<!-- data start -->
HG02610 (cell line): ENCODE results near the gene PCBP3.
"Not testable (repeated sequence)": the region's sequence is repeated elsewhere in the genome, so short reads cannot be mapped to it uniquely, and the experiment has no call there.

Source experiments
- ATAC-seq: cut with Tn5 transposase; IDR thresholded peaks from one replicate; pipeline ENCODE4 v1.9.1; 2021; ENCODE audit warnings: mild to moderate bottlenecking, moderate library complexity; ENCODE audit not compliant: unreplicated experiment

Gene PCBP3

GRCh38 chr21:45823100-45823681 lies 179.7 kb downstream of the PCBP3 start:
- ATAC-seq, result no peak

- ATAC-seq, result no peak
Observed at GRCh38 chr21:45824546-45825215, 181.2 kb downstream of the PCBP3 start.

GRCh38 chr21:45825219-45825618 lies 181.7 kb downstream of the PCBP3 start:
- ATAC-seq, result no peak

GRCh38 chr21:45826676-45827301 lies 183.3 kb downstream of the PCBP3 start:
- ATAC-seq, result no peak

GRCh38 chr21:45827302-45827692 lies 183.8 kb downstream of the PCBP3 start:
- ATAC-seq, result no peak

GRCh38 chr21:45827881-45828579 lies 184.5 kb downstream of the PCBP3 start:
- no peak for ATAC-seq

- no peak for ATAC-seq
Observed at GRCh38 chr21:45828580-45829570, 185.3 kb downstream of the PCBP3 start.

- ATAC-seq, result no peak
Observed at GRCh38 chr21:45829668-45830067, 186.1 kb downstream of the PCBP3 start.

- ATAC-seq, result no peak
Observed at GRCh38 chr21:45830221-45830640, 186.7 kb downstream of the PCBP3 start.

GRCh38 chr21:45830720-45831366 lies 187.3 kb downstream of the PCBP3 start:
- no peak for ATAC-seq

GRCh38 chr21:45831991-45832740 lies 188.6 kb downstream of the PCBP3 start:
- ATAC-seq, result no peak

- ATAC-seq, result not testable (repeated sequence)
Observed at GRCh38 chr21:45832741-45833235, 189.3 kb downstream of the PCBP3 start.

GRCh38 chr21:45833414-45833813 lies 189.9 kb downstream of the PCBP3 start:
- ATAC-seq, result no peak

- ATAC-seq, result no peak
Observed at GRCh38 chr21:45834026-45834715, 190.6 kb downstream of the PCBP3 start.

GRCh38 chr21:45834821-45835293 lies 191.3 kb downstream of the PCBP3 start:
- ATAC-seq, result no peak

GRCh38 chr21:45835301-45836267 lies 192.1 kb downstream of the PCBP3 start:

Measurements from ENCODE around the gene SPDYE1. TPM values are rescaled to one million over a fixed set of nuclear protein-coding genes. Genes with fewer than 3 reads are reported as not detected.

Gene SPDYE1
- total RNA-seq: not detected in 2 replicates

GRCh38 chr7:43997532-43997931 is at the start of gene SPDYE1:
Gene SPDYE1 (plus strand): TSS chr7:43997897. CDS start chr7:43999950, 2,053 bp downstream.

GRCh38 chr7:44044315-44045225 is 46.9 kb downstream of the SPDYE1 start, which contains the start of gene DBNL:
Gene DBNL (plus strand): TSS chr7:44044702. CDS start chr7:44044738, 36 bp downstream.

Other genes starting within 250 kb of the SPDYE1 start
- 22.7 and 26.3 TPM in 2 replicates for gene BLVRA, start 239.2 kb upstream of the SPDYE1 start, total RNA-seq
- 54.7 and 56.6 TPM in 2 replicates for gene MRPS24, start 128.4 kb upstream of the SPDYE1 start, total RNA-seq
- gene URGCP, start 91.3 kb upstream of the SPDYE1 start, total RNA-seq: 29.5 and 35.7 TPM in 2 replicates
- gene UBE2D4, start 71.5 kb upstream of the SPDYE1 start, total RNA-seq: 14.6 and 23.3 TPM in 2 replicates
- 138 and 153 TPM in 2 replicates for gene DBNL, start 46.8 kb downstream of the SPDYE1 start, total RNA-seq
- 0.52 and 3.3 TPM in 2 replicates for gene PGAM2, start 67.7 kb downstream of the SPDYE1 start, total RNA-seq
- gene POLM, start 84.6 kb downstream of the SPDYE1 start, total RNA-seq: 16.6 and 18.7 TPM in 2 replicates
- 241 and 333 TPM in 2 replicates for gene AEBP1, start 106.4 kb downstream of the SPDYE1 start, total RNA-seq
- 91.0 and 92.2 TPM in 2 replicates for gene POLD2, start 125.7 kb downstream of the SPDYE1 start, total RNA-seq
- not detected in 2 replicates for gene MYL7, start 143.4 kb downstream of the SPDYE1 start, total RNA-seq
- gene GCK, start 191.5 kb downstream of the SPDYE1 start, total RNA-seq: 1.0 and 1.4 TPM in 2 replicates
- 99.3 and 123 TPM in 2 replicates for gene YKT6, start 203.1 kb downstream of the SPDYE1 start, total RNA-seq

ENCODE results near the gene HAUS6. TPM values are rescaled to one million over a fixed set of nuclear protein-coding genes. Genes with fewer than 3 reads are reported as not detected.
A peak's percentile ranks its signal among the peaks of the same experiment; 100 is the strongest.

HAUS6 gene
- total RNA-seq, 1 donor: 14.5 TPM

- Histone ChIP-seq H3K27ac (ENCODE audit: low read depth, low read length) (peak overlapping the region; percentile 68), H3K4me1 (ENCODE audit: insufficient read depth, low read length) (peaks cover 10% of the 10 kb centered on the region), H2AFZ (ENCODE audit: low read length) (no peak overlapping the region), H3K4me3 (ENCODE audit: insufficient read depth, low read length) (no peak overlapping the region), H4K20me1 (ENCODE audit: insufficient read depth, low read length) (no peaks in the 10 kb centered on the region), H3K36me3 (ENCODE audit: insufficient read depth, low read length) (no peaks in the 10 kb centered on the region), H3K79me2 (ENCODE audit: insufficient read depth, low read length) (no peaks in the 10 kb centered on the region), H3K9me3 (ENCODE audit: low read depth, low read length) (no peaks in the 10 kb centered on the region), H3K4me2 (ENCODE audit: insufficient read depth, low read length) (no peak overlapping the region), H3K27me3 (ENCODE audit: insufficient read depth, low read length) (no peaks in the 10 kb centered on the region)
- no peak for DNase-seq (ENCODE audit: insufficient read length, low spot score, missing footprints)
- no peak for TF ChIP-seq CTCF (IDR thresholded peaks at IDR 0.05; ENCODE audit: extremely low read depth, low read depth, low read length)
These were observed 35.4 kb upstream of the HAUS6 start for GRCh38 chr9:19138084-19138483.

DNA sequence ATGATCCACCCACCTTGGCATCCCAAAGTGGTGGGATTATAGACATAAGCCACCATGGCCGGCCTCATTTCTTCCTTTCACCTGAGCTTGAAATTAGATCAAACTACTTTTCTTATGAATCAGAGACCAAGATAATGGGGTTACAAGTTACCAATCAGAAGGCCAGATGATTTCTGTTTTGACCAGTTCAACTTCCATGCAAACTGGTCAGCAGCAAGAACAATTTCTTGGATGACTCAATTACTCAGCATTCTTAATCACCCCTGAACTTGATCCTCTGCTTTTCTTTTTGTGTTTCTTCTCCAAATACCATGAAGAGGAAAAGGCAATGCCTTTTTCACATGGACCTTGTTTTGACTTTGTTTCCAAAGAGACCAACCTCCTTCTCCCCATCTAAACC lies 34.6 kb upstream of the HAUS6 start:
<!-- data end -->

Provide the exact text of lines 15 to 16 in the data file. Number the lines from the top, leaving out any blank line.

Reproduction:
- ATAC-seq, result no peak

GRCh38 chr21:45827881-45828579 lies 184.5 kb downstream of the PCBP3 start: